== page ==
Have you been experiencing pain when chewing? Are your gums bright red and swollen, or do you spit blood after brushing or flossing? These may be signs and symptoms of periodontal disease—
a dangerous gum infection that affects the soft tissue and can ruin the bone that supports your teeth if left untreated. A regular dental examination can help a dentist spot early signs of periodontal disease and keep track of and maintain your periodontal health over time. The sooner you seek dental care, the better your chances of effective treatment. In this article, we discuss the causes and symptoms of periodontal disease.
Causes of periodontal disease
Below are some risk factors for periodontal disease.
Poor dental hygiene
Poor dental hygiene is the most common cause of periodontal disease. Your mouth can have hundreds of different species of bacteria. Plaque, a sticky coating made of bacteria, is the most common cause of gum inflammation. Here’s how plaque can progress to periodontal disease if left untreated:
- Plaque builds on your teeth when starches and sugars in food mix with bacteria in your mouth. Brush teeth daily to remove plaque.
- If plaque remains on your teeth, it can solidify into tartar below the gum line. Plaque and tartar cause more harm the longer they stay on your teeth and may require professional dental cleaning to remove.
- Unremoved plaque causes gingivitis—a gum disease that causes irritation and inflammation of your gum tissue.
- Ongoing gum inflammation can lead to periodontal disease.
Obesity may be linked to periodontitis because of increased reactive oxygen species (ROS) production. Excessive amounts of ROS and decreased antioxidant molecules in periodontal tissues can cause persistent inflammation and gum tissue damage. If you eat a low-nutrient diet, your immune system may be weakened, making it difficult to fight infection.
Smoking interferes with the normal functioning of gum tissue cells. It also weakens the body’s natural defenses against illness (your immune system). This makes fighting a gum infection more difficult. Smoking decreases blood flow to the gums and may compromise wound healing; if you’re a smoker, you may be prone to periodontal disease.
Your genetics may make you more susceptible to periodontal disease. If you’re genetically prone to tooth decay or gum disease, you have a higher risk of having oral health problems regardless of how well you floss and brush your teeth. For example, a mother with periodontal disease may pass an increased risk of the disease to her children.
Diabetes can cause changes in the blood vessels. The thickening of blood vessels can slow the flow of nutrients and waste disposal from body tissues. Your gums and bones can be weakened because of diminished blood supply, thus becoming more susceptible to infection. Diabetes can also lead to higher blood sugar levels in oral fluids. This encourages the development of bacteria that can lead to gum disease.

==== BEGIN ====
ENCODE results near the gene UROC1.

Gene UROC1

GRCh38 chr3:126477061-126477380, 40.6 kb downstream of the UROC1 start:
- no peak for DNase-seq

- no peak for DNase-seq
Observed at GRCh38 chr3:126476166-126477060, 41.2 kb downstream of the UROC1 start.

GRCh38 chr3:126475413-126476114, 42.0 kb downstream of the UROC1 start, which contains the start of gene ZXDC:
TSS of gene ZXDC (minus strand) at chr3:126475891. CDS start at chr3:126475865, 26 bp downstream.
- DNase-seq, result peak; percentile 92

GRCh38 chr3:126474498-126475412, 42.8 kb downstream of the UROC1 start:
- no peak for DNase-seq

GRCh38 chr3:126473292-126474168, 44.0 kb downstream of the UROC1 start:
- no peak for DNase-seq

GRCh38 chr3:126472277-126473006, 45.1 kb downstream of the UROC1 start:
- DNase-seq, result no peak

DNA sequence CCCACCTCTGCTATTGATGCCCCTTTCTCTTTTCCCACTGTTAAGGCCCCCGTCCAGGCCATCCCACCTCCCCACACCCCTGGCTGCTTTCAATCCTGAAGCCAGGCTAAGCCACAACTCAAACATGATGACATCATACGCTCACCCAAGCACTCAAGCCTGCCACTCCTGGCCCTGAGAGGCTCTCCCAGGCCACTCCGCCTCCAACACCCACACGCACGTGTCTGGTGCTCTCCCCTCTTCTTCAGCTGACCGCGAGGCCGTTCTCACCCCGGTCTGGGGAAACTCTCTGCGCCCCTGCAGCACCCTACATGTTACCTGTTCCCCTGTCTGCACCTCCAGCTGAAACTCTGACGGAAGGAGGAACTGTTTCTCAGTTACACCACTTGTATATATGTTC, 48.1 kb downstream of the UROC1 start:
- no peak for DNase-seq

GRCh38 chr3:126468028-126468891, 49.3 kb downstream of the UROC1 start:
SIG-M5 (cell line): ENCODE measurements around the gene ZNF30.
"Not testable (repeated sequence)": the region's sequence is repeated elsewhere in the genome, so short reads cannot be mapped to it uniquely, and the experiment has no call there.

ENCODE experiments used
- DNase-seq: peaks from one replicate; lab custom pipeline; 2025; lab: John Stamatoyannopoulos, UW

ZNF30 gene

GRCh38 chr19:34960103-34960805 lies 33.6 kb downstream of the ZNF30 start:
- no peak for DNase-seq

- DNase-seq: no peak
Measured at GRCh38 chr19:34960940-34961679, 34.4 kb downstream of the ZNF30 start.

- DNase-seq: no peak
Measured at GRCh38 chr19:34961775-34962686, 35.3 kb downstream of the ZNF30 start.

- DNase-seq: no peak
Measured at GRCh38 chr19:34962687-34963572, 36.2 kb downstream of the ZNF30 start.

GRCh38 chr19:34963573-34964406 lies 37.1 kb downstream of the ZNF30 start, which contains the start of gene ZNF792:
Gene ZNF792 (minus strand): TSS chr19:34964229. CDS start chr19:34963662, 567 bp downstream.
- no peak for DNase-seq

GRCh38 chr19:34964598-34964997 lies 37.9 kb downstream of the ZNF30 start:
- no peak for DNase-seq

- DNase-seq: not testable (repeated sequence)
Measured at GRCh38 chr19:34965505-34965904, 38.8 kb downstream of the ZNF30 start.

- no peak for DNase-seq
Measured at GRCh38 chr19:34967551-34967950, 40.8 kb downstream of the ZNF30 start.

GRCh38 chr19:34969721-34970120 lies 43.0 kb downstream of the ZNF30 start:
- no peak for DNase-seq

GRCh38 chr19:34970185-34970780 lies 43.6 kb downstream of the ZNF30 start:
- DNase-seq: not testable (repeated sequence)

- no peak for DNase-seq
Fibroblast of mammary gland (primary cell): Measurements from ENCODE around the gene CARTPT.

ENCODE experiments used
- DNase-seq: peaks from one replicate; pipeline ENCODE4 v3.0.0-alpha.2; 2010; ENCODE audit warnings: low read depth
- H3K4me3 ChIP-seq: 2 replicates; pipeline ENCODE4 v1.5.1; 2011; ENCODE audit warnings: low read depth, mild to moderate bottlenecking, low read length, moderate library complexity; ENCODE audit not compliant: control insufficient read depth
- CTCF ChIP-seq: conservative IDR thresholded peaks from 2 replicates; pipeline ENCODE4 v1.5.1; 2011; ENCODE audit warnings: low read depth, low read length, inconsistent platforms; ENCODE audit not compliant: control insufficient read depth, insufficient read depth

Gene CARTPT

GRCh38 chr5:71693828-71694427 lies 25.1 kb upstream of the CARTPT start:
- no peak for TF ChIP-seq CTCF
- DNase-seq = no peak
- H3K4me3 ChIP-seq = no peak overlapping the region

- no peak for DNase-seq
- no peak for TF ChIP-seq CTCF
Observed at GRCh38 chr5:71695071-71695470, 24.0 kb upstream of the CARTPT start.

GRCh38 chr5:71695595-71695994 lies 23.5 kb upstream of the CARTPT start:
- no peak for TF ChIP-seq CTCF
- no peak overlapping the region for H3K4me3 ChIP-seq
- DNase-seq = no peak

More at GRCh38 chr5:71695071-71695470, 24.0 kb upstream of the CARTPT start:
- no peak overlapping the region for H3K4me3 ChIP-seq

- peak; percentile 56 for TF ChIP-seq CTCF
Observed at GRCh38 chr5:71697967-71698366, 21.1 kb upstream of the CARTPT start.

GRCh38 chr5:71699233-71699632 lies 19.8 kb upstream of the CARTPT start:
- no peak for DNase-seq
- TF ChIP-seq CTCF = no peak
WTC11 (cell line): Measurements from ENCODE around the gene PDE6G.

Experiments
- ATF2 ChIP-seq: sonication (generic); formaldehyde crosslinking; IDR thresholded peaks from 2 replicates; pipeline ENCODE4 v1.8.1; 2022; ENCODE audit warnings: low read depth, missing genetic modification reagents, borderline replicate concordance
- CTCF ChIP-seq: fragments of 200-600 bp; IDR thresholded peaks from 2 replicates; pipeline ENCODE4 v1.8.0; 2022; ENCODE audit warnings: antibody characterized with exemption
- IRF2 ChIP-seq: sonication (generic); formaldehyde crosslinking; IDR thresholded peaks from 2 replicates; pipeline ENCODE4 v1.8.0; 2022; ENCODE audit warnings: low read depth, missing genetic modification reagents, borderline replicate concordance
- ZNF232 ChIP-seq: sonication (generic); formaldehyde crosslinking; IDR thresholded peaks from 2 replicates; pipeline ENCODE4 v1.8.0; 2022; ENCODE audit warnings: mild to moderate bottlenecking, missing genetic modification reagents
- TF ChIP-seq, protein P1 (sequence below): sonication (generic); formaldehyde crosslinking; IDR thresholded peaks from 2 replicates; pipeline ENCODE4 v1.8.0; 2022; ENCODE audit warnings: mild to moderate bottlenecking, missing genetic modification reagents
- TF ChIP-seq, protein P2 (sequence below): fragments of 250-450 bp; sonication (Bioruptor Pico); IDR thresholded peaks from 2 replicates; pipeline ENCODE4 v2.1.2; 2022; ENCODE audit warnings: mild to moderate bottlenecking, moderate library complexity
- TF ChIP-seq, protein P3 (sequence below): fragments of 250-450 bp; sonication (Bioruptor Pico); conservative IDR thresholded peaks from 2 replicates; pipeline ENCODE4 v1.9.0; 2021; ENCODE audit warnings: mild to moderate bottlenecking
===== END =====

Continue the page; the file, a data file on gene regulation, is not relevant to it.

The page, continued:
Women go through various hormonal fluctuations, making them more sensitive to oral health issues. Gums become more sensitive because of hormonal changes such as those that occur during pregnancy, puberty, menopause, and monthly menstruation. These hormonal changes affect the blood supply to the gum tissue and the body’s response to the toxins produced by plaque buildup. Because of these changes, women are more likely to get periodontal disease and other oral health concerns at different stages of life.
Medications that reduce saliva production
Medications can affect oral health because some reduce saliva flow. When the salivary glands fail to produce enough saliva to keep the mouth wet, food debris and germs can’t be washed from the surface of the teeth, increasing the risk of cavities and periodontal disease. Some medications, including the anticonvulsant Dilantin and anti-angina medicines Procardia and Adalat, can promote abnormal gum tissue growth.
Diseases that suppress the immune system
Cancer and AIDS are examples of diseases that limit the immune system’s response. Patients with these diseases are at higher risk of developing infections, including periodontal disease. These diseases can cause the most severe periodontitis, known as necrotizing periodontitis.
Symptoms of periodontal diseases
Here are symptoms of periodontal diseases:
- Pain when chewing
- Loose teeth
- Swollen and/or bleeding gums
- Gums that are tender or sore when touched
- Spitting blood after brushing or flossing your teeth
- Sensitive teeth
- Persistent bad breath
- Pus between your gum and teeth
- Gaps forming between your teeth
- Gums that pull away from your teeth
- Alterations in the way your teeth bite together
- Gums that are bright red, dark red, or purple
- Foul taste in your mouth
- Inflammatory responses throughout your body
Are you looking for a dentist in Klamath Falls, Oregon?
If you need treatment for periodontal disease and are looking for a dentist, contact us at Klamath Smiles.
At Klamath Smiles, we are committed to providing our patients with exceptional dental care in a comfortable atmosphere. We will always put your interests first by carefully listening to your dental concerns and giving you a choice in every step of your dental experience.
Call us at (541) 882-9039 or use our contact form to schedule an appointment.